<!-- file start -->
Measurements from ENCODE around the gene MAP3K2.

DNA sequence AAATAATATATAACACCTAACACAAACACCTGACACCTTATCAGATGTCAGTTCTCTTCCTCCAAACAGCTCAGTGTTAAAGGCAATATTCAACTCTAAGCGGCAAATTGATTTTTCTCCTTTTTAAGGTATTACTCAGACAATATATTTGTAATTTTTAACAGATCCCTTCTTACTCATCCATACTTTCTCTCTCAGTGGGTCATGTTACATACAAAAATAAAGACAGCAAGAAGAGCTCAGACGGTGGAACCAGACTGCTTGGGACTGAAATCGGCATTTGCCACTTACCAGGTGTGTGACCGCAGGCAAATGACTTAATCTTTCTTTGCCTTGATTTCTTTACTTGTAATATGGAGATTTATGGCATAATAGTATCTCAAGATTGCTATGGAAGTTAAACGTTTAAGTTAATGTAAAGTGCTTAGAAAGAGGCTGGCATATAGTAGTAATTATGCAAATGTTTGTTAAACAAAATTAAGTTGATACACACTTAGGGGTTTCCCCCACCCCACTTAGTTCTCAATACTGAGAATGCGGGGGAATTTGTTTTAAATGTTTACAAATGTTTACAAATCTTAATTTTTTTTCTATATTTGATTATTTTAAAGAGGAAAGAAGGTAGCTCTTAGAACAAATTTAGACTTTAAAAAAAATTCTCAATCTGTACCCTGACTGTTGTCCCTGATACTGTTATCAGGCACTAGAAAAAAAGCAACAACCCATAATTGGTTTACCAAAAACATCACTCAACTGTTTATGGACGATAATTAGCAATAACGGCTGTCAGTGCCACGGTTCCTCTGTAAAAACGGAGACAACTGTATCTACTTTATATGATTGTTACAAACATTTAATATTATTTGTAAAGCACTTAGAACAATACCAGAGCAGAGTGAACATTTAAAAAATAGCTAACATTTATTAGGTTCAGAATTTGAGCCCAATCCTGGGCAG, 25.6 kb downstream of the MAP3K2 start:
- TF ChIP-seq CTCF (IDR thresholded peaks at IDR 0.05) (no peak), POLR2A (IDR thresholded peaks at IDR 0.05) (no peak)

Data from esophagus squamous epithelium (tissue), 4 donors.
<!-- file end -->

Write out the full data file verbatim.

Measurements from ENCODE around the gene MAP3K2.

DNA sequence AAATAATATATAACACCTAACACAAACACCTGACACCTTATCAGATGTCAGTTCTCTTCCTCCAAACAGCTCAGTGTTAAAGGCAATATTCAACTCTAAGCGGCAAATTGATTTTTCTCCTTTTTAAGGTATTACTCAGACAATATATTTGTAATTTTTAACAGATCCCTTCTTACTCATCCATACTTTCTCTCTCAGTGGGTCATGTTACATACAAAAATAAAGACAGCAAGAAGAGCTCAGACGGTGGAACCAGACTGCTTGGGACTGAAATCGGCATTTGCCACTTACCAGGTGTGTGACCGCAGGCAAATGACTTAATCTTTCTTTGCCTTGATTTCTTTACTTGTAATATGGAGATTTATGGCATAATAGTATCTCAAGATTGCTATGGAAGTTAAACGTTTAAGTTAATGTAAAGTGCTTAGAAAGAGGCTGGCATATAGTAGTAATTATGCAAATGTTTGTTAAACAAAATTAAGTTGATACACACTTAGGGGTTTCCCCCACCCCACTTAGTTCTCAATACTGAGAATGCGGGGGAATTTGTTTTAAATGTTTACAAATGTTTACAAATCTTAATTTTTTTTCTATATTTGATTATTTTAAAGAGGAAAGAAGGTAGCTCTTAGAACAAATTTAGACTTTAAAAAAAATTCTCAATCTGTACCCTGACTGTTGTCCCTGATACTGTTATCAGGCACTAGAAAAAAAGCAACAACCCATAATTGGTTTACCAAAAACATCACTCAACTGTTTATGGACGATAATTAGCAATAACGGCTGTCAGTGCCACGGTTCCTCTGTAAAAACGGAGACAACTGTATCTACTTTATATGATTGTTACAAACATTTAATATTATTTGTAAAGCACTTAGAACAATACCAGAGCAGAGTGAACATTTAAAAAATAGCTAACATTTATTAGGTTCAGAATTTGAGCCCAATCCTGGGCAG, 25.6 kb downstream of the MAP3K2 start:
- TF ChIP-seq CTCF (IDR thresholded peaks at IDR 0.05) (no peak), POLR2A (IDR thresholded peaks at IDR 0.05) (no peak)

Data from esophagus squamous epithelium (tissue), 4 donors.